Meetup on Short Story and Folk Tales

By Keshav Singh Gurjar

 Short story

“If writing novels is like planting a forest, then writing short stories is more like planting a garden.” ~ Haruki Murakami

Or one can see it in this way too; Short story is like small brother to novel. It provides the same message in lesser number of words. Stephen King put it it as a kiss from stranger in the dark.

Jaipur Book Lovers (JBL) had organized its last meetup on Short Stories and Folk tales which turned out to be a fruitful session for all.

The first thing discussed was what makes short stories different from novel and how to differentiate between two? Short story as the name suggests is short, crisp and in 2 to 20 pages. These are like T20 cricket. It still carries the nuances of storytelling, ebb and flow of novel but in short. It reflects a moment of time in comparison to novel.

The other thing discussed was how were we introduced to these works? We are introduced through our curriculum. Those were the nurturing days when these seminal works got imprinted in our minds for forever. The fanatic fans have such a taste that they remember every word of a short story they read and liked. Such is the impact of short stories and the discussion makes us to look back at school days with profound joy.

The other mediums for these stories are newspapers. People like me only look for those things in newspaper. Back in childhood, it was the first thing I looked for in the newspaper. This joy was shared by others also.

Short stories leave us dumbfounded with their narration or leave in tatters or tears somewhat akin to novels. Some also shock us by the end like the works of O. Henry. This art provide a glimpse of society traditions, work place, human relations, intricacies of mind and longings of ached heart.

Folk tales

Folk tales or fables are works which carry a moral message. Every country has got more than one of its own. If we alter names of characters and places, then these all look same whether these are from India or Japan or Russia.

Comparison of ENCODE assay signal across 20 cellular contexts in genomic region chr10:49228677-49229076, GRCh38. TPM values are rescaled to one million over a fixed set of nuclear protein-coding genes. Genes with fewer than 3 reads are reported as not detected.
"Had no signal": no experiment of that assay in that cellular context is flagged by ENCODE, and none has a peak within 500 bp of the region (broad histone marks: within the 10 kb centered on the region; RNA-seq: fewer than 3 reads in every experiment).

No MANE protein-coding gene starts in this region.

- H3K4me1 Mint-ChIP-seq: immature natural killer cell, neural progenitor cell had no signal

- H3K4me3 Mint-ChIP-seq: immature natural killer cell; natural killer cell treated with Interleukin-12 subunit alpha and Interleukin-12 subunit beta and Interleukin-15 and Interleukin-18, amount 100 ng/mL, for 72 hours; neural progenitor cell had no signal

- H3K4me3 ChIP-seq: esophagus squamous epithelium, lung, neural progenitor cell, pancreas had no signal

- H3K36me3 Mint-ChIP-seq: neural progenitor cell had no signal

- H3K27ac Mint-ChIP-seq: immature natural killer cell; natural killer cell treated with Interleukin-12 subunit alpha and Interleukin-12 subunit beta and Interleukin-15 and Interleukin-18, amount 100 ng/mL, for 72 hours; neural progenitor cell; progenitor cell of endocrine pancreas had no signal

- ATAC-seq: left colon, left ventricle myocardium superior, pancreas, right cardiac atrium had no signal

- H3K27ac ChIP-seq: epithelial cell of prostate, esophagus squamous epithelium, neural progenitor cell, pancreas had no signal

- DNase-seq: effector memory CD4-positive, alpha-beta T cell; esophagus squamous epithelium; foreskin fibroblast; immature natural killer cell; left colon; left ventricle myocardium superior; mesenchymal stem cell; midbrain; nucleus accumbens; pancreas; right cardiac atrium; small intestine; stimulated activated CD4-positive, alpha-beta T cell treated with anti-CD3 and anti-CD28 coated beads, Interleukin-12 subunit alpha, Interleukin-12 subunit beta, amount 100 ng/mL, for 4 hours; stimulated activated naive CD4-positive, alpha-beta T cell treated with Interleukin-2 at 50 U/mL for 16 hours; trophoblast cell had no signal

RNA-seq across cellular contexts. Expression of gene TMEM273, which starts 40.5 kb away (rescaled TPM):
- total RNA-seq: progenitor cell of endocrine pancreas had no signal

Folk tales are imbibed in the folklore and mostly these are carried forward orally. Most of us have experiences of listening to Grandma’s tales. Those stories were woven to attract children, who listened with immense concentration and glee and still have the charm.

The contagious topic here was how to get the new generation back to these tales, who seems to have lost in digital era.The conclusion came with the narration of Tees Mar Khan, not the bollywood one, but the real one, upon whom luck smiles every time.And for homework, the works are

  1. Short stories by William Somerset Maugham
  2. Short stories by Guy De Maupassant
  3. Short stories of O. Henry
  4. To cut a long story short by Jeffery archer
  5. Unaccustomed Earth by Jhumpa Lahiri
  6. Gora and Sona by Mahadevi Verma
  7. Dhuaan By Gulzar
  8. Dabbuji Works by Aabid Surthi
  9. Let’s Go Home by Kewlian Sio
  10. Short stories collection of Oscar Wilde
  11. Short stories by Haruki Murakami
  12. Usne Kaha Tha by Chandra Dhar ‘Guleri’
  13. Folk tales of Japan – Yen Kathayein
  14. Russian folk tales
  15. Hithopedesh
  16. Blogs Morning short and 21Fools.com

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